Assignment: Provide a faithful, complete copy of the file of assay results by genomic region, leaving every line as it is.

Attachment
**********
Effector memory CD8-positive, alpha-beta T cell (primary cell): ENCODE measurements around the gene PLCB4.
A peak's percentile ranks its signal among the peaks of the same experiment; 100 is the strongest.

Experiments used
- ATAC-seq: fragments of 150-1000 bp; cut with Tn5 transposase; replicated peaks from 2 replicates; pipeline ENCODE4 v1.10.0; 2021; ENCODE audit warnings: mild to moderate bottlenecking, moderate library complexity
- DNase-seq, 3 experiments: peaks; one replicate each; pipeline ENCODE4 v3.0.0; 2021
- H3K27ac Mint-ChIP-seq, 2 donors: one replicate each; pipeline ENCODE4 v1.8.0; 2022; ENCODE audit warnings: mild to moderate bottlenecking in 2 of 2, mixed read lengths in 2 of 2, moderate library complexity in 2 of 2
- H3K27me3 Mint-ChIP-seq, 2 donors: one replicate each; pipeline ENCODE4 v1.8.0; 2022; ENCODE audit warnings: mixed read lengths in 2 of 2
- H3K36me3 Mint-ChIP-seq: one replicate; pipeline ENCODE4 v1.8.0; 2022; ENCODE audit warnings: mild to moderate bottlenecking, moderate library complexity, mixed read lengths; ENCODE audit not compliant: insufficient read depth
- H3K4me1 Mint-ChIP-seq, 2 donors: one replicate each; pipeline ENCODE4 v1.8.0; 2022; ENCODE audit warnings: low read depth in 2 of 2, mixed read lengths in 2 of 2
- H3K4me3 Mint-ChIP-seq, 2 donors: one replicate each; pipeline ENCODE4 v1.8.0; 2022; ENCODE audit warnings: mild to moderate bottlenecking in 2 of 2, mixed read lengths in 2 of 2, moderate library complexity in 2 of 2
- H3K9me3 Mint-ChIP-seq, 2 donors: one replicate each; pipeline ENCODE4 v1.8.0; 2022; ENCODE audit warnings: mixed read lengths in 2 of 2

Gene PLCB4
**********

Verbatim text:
Effector memory CD8-positive, alpha-beta T cell (primary cell): ENCODE measurements around the gene PLCB4.
A peak's percentile ranks its signal among the peaks of the same experiment; 100 is the strongest.

Experiments used
- ATAC-seq: fragments of 150-1000 bp; cut with Tn5 transposase; replicated peaks from 2 replicates; pipeline ENCODE4 v1.10.0; 2021; ENCODE audit warnings: mild to moderate bottlenecking, moderate library complexity
- DNase-seq, 3 experiments: peaks; one replicate each; pipeline ENCODE4 v3.0.0; 2021
- H3K27ac Mint-ChIP-seq, 2 donors: one replicate each; pipeline ENCODE4 v1.8.0; 2022; ENCODE audit warnings: mild to moderate bottlenecking in 2 of 2, mixed read lengths in 2 of 2, moderate library complexity in 2 of 2
- H3K27me3 Mint-ChIP-seq, 2 donors: one replicate each; pipeline ENCODE4 v1.8.0; 2022; ENCODE audit warnings: mixed read lengths in 2 of 2
- H3K36me3 Mint-ChIP-seq: one replicate; pipeline ENCODE4 v1.8.0; 2022; ENCODE audit warnings: mild to moderate bottlenecking, moderate library complexity, mixed read lengths; ENCODE audit not compliant: insufficient read depth
- H3K4me1 Mint-ChIP-seq, 2 donors: one replicate each; pipeline ENCODE4 v1.8.0; 2022; ENCODE audit warnings: low read depth in 2 of 2, mixed read lengths in 2 of 2
- H3K4me3 Mint-ChIP-seq, 2 donors: one replicate each; pipeline ENCODE4 v1.8.0; 2022; ENCODE audit warnings: mild to moderate bottlenecking in 2 of 2, mixed read lengths in 2 of 2, moderate library complexity in 2 of 2
- H3K9me3 Mint-ChIP-seq, 2 donors: one replicate each; pipeline ENCODE4 v1.8.0; 2022; ENCODE audit warnings: mixed read lengths in 2 of 2

Gene PLCB4